TULSA -- College students are watching developments on the proposed teacher walkout closely because some of them are getting ready to graduate and leave one classroom for another.
Gabrielle McCracken is studying this week for another certification test since she graduates from Northeastern State University in May and plans to teach special education.
Teaching has been a lifelong dream for McCracken, but she said that goal has recently drawn some unusual reactions from people.
"They're like, oh, are you sure you want to do that?" McCracken said. "It just kind of crushes you a little bit."
At one time, she seriously considered leaving Oklahoma. Other districts in surrounding states even offered her jobs with much higher pay.
"To think that I could make immediately, with zero years of experience, tens of thousands of dollars more is very tempting, and it's hard," McCracken said.
She, however, turned down all the out-of-state offers so that she and her fiancé could stay in Oklahoma. Working in classrooms with teachers here in her home state changed her mind.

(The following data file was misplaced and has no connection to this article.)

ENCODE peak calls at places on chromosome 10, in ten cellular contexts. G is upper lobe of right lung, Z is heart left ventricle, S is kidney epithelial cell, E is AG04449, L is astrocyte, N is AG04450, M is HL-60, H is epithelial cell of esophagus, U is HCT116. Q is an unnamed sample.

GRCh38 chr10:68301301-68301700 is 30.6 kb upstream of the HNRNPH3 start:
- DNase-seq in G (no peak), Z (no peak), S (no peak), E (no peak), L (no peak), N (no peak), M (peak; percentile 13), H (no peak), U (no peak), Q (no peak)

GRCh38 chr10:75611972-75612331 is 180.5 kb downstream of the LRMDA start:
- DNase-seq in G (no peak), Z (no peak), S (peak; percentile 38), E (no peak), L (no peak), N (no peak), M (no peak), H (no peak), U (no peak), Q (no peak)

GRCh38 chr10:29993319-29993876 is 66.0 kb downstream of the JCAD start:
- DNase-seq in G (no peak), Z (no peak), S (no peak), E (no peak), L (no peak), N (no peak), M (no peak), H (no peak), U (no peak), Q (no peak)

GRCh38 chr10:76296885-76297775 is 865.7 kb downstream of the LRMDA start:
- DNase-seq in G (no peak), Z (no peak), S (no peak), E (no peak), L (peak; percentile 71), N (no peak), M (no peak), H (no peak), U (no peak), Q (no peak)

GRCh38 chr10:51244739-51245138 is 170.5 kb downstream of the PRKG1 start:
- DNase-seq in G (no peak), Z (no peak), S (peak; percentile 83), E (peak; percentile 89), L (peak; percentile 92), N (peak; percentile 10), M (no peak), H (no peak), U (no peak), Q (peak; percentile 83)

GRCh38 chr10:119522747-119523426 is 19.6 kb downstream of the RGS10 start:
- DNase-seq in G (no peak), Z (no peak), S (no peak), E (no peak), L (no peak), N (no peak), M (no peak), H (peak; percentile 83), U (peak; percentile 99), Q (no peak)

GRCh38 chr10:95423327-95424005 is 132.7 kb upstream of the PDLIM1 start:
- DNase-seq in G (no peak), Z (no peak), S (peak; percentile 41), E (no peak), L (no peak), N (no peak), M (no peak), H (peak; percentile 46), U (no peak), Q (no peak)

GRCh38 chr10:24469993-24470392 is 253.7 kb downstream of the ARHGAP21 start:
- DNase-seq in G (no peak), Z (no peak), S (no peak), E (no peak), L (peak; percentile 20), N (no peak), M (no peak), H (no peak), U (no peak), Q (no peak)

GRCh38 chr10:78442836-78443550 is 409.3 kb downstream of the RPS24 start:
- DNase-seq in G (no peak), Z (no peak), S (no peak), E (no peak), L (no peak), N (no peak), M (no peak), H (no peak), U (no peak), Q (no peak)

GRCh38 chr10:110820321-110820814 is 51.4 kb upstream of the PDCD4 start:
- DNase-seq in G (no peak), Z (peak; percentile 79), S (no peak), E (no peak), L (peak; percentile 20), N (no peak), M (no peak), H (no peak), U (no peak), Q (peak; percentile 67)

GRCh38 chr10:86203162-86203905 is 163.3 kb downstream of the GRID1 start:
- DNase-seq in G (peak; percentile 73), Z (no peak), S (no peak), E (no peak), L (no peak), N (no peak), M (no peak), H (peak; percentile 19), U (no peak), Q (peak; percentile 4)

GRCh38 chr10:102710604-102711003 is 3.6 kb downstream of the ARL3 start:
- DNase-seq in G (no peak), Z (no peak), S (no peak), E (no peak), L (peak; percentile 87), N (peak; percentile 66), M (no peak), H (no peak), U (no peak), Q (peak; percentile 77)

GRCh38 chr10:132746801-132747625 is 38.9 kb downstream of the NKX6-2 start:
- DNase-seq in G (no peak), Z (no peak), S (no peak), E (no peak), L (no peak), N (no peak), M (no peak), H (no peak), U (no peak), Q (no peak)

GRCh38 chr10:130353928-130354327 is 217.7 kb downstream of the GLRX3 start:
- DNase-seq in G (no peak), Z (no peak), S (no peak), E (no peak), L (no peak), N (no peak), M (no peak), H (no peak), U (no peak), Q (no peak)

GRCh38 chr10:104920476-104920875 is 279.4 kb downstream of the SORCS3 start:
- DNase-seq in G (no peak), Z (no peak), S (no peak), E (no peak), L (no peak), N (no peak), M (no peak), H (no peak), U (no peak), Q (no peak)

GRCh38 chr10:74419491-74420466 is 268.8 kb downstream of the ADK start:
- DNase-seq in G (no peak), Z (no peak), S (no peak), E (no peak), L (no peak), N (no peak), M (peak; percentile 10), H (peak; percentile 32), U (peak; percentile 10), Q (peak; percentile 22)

"I don't fault anyone for leaving. That is their decision, just like it is for mine to stay," McCracken said. "But I think if you really are on the fence about it and you want to make those sacrifices but you're just not sure, just wait it out and see what happens."
The teachers now rallying state lawmakers for higher pay give her hope for the future. The walkout, however, may cut her internship this semester short since schools might close. She worries about potentially losing valuable hands-on experience before getting a classroom of her very own.
"To think that I won't have that is really discouraging for my future students," she said, "because I'm not going to be able to be the best that I can be for them."
Whatever happens, she knows that she will be in a classroom somewhere in Oklahoma teaching in just a few short months.